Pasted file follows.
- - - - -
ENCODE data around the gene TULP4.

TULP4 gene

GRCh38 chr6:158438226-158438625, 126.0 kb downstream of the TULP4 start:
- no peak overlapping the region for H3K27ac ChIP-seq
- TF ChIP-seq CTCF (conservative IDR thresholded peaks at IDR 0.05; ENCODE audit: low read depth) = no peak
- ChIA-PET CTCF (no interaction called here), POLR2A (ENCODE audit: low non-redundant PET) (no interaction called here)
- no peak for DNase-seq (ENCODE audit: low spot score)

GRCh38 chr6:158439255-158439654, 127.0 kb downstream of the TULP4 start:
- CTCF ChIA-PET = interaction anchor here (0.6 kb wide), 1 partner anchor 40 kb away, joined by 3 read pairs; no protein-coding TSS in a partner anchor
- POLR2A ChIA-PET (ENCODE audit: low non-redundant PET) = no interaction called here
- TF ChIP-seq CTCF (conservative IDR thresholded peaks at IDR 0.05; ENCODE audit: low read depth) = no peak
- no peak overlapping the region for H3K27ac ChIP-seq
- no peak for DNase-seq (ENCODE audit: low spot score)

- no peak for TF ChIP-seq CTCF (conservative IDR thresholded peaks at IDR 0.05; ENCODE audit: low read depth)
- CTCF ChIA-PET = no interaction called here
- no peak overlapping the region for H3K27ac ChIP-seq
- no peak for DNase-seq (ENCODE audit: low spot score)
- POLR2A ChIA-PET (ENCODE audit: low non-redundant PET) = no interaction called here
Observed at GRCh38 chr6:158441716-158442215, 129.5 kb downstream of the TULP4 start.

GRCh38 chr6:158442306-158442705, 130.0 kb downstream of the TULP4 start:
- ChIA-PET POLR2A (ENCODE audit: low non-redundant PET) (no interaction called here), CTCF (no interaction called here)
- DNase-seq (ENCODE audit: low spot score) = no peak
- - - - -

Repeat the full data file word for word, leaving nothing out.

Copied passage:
ENCODE data around the gene TULP4.

TULP4 gene

GRCh38 chr6:158438226-158438625, 126.0 kb downstream of the TULP4 start:
- no peak overlapping the region for H3K27ac ChIP-seq
- TF ChIP-seq CTCF (conservative IDR thresholded peaks at IDR 0.05; ENCODE audit: low read depth) = no peak
- ChIA-PET CTCF (no interaction called here), POLR2A (ENCODE audit: low non-redundant PET) (no interaction called here)
- no peak for DNase-seq (ENCODE audit: low spot score)

GRCh38 chr6:158439255-158439654, 127.0 kb downstream of the TULP4 start:
- CTCF ChIA-PET = interaction anchor here (0.6 kb wide), 1 partner anchor 40 kb away, joined by 3 read pairs; no protein-coding TSS in a partner anchor
- POLR2A ChIA-PET (ENCODE audit: low non-redundant PET) = no interaction called here
- TF ChIP-seq CTCF (conservative IDR thresholded peaks at IDR 0.05; ENCODE audit: low read depth) = no peak
- no peak overlapping the region for H3K27ac ChIP-seq
- no peak for DNase-seq (ENCODE audit: low spot score)

- no peak for TF ChIP-seq CTCF (conservative IDR thresholded peaks at IDR 0.05; ENCODE audit: low read depth)
- CTCF ChIA-PET = no interaction called here
- no peak overlapping the region for H3K27ac ChIP-seq
- no peak for DNase-seq (ENCODE audit: low spot score)
- POLR2A ChIA-PET (ENCODE audit: low non-redundant PET) = no interaction called here
Observed at GRCh38 chr6:158441716-158442215, 129.5 kb downstream of the TULP4 start.

GRCh38 chr6:158442306-158442705, 130.0 kb downstream of the TULP4 start:
- ChIA-PET POLR2A (ENCODE audit: low non-redundant PET) (no interaction called here), CTCF (no interaction called here)
- DNase-seq (ENCODE audit: low spot score) = no peak